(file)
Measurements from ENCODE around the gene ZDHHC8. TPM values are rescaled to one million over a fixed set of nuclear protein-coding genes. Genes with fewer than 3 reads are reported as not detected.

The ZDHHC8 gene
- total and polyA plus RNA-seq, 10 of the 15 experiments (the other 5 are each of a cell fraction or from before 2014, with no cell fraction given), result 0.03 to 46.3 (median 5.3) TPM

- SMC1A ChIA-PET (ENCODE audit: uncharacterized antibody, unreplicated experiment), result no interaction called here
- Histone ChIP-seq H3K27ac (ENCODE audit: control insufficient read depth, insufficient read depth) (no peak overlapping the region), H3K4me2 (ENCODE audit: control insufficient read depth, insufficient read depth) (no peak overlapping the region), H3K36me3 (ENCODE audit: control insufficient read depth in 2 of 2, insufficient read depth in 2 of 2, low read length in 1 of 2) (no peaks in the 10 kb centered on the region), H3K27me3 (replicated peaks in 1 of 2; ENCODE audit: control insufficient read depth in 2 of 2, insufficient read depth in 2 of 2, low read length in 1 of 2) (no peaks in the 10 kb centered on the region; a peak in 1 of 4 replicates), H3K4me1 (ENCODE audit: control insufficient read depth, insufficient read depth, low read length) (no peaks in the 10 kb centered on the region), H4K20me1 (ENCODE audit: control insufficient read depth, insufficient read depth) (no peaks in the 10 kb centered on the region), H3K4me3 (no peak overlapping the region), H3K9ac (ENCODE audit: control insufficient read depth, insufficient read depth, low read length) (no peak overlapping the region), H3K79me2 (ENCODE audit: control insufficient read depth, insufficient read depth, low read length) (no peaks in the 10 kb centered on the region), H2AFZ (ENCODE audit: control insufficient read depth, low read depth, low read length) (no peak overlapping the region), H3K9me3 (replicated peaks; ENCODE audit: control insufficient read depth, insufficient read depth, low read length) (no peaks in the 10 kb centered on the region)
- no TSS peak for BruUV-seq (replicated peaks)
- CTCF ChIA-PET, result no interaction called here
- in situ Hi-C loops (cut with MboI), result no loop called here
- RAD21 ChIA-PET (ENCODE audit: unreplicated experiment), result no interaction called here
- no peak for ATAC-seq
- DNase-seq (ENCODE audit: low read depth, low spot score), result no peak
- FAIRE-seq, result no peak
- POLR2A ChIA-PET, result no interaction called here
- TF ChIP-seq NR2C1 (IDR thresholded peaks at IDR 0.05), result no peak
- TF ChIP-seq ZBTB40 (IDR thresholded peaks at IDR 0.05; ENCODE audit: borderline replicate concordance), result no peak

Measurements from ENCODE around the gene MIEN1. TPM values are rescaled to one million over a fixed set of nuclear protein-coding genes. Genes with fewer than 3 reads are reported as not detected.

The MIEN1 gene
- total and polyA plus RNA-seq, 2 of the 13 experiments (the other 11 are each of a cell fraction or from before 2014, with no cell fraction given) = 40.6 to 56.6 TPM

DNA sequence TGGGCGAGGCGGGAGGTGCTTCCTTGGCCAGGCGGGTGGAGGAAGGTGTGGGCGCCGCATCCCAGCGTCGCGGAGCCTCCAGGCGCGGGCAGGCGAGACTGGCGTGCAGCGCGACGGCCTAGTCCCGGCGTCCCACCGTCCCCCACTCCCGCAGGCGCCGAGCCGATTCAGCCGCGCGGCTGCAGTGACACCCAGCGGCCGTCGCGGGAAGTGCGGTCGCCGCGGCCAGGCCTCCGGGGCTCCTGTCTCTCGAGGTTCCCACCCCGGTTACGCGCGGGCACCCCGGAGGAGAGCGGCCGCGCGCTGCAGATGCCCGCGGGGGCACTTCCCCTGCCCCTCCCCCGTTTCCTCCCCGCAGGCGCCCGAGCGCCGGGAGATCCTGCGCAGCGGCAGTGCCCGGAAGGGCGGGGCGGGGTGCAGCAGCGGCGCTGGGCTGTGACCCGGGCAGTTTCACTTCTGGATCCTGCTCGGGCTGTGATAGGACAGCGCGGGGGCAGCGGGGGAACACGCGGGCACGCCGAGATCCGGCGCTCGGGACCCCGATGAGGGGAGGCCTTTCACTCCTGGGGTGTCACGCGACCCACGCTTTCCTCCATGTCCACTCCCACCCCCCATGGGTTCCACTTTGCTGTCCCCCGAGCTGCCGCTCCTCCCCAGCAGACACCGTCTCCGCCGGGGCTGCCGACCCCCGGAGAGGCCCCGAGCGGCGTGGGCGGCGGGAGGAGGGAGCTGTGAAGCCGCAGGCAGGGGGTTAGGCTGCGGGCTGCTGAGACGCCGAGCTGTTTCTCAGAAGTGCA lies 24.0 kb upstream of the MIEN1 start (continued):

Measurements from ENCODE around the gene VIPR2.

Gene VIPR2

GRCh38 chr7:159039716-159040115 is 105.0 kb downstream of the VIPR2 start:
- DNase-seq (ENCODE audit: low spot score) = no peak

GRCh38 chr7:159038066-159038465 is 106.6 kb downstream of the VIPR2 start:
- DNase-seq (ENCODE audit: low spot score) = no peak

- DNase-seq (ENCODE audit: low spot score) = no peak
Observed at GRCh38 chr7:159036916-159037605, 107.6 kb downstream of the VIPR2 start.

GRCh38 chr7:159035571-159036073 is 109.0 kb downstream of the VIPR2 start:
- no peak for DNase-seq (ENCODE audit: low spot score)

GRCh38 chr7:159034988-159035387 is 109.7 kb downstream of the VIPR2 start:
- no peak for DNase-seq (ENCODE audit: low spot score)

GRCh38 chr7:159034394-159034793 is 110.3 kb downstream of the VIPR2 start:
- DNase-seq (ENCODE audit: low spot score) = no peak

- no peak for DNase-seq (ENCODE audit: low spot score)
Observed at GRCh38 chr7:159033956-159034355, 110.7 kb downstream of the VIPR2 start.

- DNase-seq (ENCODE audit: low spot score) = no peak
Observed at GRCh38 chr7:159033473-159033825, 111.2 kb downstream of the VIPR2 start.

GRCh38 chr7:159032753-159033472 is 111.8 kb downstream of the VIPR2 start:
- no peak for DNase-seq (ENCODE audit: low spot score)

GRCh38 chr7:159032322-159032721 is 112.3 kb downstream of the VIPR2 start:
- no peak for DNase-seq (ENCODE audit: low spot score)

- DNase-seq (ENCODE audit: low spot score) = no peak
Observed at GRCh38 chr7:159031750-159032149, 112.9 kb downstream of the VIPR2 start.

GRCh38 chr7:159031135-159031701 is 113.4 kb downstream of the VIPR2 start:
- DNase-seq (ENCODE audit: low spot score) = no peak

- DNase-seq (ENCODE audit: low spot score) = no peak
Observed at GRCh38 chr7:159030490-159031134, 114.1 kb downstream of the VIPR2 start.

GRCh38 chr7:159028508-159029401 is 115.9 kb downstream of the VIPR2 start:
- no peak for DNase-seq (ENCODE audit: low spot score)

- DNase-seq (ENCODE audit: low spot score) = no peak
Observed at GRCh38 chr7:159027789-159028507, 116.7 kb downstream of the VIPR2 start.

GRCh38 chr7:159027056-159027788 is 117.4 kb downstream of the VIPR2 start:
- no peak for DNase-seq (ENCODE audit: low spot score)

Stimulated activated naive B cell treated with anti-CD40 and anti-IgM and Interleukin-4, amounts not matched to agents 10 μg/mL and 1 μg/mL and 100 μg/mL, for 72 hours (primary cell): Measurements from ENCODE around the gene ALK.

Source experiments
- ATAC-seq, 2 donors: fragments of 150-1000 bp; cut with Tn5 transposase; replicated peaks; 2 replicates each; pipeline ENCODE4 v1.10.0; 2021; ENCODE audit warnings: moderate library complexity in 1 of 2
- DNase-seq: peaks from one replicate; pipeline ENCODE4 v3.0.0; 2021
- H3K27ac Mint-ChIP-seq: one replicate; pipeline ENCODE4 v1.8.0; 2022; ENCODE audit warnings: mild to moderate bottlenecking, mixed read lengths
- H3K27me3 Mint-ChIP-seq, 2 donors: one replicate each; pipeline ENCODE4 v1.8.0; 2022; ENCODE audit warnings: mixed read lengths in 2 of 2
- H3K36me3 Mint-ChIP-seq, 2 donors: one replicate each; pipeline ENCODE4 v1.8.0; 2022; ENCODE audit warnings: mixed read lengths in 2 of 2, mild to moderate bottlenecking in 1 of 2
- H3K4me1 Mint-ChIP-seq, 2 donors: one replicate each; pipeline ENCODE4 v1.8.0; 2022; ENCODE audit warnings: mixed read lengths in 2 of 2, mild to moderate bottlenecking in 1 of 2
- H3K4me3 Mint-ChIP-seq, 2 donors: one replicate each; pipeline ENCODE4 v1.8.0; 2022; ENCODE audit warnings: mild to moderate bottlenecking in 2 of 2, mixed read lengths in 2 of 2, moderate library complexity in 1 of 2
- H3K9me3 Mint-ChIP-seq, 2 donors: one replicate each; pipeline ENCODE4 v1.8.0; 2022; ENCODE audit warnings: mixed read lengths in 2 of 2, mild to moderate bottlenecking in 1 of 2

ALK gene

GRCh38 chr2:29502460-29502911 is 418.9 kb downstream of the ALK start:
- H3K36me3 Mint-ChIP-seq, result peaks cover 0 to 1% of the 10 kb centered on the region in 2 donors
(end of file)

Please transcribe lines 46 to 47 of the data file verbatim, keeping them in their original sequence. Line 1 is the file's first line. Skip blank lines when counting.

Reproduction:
- DNase-seq (ENCODE audit: low spot score) = no peak
Observed at GRCh38 chr7:159030490-159031134, 114.1 kb downstream of the VIPR2 start.